It was a very nice hike around the side of the mountain with dense woods on either with plenty of wild flowers blooming. After about 1/2 mile or so I came to a picturesque little stream coming down the side of the mountain where I stopped to take a couple pictures. Then about 1/8 mile after that I came to a fork in the road. One trail led up and to the right and the other went to the left and seemed to continue along much the the same path I was already on. The trail to the left was marked as forest road 801 and the trail to the right was unmarked. I found myself staring at the marker trying to remember what trail number I'd started out on. I knew it was 800 something, but was it 801?

I was able to convince myself that it was indeed 801 that I'd started out on so I happily went to the left and continued on my journey clockwise around the mountain. Everything seemed to be going just fine with plenty of gorgeous scenery and the trail kept curving to the right, as it should have been. It started to rain a little after a while but it was no big deal since I'd brought my rain jacket and also had on my waterproof hat. It didn't phase me a bit, it just added to the atmosphere of the woods and I continued merrily long. When I was a little past what I thought should have been half way the trail split again. This time 801 was marked as staying to the right and continuing the same trail and an unmarked trail went down the to the left; I again stayed on 801. Around this time I started picking up the pace since I wanted to get back to Hayden before Don and Gayle left for Mexico. By now the rain had quit, the clouds had parted a little, and the valleys below me were covered in fog that rolled up and down and in and out all the little nooks and crannies. It was kind of mesmerizing to watch.

After stopping for a few pictures I continued on to make it back to the car. I was starting to get a blister on one of the toes on my left foot but I just kept going because I was now on the same side of the mountain as my car and I knew it would be “just around the next corner”. Well, it wasn't just around the next corner, or the corner after that. I started to notice the trail was going uphill quite a bit and it appeared I was starting to wind my way back around the mountain again. My blister started to hurt pretty dang bad so I stopped to wrap my sore toe with some tape, which made a big difference.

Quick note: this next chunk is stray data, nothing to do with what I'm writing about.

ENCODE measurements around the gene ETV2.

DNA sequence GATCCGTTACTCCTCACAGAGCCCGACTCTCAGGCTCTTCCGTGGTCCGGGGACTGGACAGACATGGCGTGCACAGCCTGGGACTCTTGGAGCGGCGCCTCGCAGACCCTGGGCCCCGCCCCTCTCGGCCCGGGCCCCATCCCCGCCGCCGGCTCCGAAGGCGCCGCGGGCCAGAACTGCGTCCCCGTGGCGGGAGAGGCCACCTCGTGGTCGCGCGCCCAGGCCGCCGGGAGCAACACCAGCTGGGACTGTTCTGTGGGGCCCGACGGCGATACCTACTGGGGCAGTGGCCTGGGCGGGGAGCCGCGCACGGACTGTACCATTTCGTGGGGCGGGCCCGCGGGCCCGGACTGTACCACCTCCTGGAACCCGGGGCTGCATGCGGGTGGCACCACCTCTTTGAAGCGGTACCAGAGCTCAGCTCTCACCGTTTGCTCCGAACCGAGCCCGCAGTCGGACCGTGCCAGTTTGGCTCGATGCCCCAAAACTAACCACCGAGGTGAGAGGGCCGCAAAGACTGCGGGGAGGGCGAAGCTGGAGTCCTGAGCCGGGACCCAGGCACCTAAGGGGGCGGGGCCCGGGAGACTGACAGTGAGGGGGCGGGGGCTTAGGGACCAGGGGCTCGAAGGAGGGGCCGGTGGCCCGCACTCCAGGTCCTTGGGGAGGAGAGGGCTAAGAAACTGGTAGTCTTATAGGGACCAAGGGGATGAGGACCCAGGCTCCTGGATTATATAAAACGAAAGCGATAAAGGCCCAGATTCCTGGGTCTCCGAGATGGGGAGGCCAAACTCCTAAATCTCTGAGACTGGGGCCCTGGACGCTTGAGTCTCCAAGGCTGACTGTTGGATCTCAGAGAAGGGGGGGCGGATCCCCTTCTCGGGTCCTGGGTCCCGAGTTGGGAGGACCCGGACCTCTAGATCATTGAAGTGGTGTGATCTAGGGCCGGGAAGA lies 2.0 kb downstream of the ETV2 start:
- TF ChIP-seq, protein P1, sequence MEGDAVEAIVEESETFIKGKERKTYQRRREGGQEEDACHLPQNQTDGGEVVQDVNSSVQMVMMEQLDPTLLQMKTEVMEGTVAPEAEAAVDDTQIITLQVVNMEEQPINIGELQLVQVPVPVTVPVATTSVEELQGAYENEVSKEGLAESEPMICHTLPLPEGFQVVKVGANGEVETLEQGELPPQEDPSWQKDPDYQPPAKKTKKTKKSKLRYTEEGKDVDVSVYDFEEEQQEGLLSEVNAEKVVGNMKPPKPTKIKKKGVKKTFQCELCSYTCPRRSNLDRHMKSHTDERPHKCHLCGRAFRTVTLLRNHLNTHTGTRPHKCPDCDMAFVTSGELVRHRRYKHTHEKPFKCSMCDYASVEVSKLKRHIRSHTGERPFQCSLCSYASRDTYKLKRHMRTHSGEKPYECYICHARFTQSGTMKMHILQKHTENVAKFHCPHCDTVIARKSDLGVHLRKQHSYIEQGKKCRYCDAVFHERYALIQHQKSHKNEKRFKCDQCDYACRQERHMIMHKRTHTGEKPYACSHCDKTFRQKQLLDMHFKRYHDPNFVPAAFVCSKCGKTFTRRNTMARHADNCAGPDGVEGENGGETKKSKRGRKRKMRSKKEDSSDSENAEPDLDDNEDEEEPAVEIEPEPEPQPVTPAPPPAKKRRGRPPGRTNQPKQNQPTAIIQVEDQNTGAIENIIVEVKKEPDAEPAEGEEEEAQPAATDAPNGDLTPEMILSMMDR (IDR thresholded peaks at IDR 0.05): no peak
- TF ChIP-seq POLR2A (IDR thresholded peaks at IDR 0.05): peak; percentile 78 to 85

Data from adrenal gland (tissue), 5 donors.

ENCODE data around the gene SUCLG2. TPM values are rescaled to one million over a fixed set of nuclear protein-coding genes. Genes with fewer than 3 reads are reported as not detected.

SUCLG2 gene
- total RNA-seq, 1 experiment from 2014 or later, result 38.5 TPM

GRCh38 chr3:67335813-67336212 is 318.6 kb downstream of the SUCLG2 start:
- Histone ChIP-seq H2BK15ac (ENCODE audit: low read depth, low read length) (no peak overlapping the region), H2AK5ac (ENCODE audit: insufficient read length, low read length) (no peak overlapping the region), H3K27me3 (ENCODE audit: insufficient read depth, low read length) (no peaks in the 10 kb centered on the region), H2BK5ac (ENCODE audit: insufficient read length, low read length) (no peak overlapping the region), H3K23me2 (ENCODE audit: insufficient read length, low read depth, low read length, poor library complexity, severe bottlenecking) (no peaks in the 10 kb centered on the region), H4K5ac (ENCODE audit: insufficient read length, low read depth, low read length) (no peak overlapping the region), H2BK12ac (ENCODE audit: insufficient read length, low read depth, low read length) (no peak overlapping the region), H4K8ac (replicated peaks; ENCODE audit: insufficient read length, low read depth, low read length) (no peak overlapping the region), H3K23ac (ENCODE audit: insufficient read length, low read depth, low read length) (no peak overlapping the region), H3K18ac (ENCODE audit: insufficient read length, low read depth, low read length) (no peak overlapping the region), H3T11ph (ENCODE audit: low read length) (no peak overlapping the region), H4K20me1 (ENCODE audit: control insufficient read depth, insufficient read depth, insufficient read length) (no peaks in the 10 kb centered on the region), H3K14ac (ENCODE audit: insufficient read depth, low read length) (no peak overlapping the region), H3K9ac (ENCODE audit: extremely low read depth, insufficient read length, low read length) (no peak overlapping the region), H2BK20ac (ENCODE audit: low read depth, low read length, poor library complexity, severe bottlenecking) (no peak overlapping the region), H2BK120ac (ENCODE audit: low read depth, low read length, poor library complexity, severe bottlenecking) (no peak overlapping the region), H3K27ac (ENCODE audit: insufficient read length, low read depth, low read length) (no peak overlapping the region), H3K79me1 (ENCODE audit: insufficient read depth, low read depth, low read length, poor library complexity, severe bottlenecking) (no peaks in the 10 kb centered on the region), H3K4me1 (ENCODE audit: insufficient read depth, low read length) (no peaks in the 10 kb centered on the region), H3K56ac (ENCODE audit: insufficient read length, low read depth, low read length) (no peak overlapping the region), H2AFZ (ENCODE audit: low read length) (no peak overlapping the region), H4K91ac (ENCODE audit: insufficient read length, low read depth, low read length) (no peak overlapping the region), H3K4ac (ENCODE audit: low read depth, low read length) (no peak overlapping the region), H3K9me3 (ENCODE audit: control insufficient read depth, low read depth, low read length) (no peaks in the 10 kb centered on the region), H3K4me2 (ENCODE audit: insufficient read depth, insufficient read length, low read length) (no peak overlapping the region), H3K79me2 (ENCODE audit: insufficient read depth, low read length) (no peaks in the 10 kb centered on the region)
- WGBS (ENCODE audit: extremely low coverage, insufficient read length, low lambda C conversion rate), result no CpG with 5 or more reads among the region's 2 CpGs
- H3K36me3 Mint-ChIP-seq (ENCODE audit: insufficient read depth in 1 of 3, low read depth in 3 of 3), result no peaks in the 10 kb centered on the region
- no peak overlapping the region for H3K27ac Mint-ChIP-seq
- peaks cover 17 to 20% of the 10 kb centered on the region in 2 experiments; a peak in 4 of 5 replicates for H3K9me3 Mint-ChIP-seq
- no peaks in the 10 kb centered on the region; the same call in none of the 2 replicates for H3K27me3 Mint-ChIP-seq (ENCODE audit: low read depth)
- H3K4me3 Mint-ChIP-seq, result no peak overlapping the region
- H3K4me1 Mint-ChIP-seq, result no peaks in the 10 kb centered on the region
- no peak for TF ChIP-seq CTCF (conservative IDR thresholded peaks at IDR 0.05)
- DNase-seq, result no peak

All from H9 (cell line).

The trail came to a couple more splits and 801 was always marked and the other trails never were. I began to think that maybe 801 wasn't where I wanted to be and that I'd gone past the car already; that I was higher up on the mountain and that now I was just winding my way to the top. I tried to remember what the rest of the trail had been like, had I been going up or downhill earlier? I hadn't paid that much attention or even bothered to bring a map because it was just a “simple” loop trail and the map didn't show anything else intersecting it. I tried taking a couple of the unmarked trails for about 1/2 mile to see where they led but gave up on them and doubled back when they just kept climbing higher. I thought of just turning around and doubling back but I knew that that was a long ways and I just kept thinking it would be “just around the next corner”, but it never was.

I saw a trail straight down the mountain from where I was and I hoped that maybe it was the trail that I started on and that it would take me back to my car. I dropped downhill to get to it but found it wasn't the trail I'd started on afterall. I followed it for a ways but it didn't seem to be going where I wanted it to either, still continuing around to the wrong side of the mountain. I decided to stop to drink some water, eat something and decide what I wanted to do. It was just after 7:30 and I'd been hiking for a little over 3 1/2 hours. The sun sets at 8:30 (it will set earlier then that behind the mountains) and with the cloud cover it was already getting fairly dark. After a short break I decided to follow 801 a little farther just in case before doubling back the way I came. I knew it would be a long hike but I also knew I could find my way back without a problem and I didn't want to start getting on unfamiliar trails in the dark. For all I knew I wasn't even on the same mountain anymore!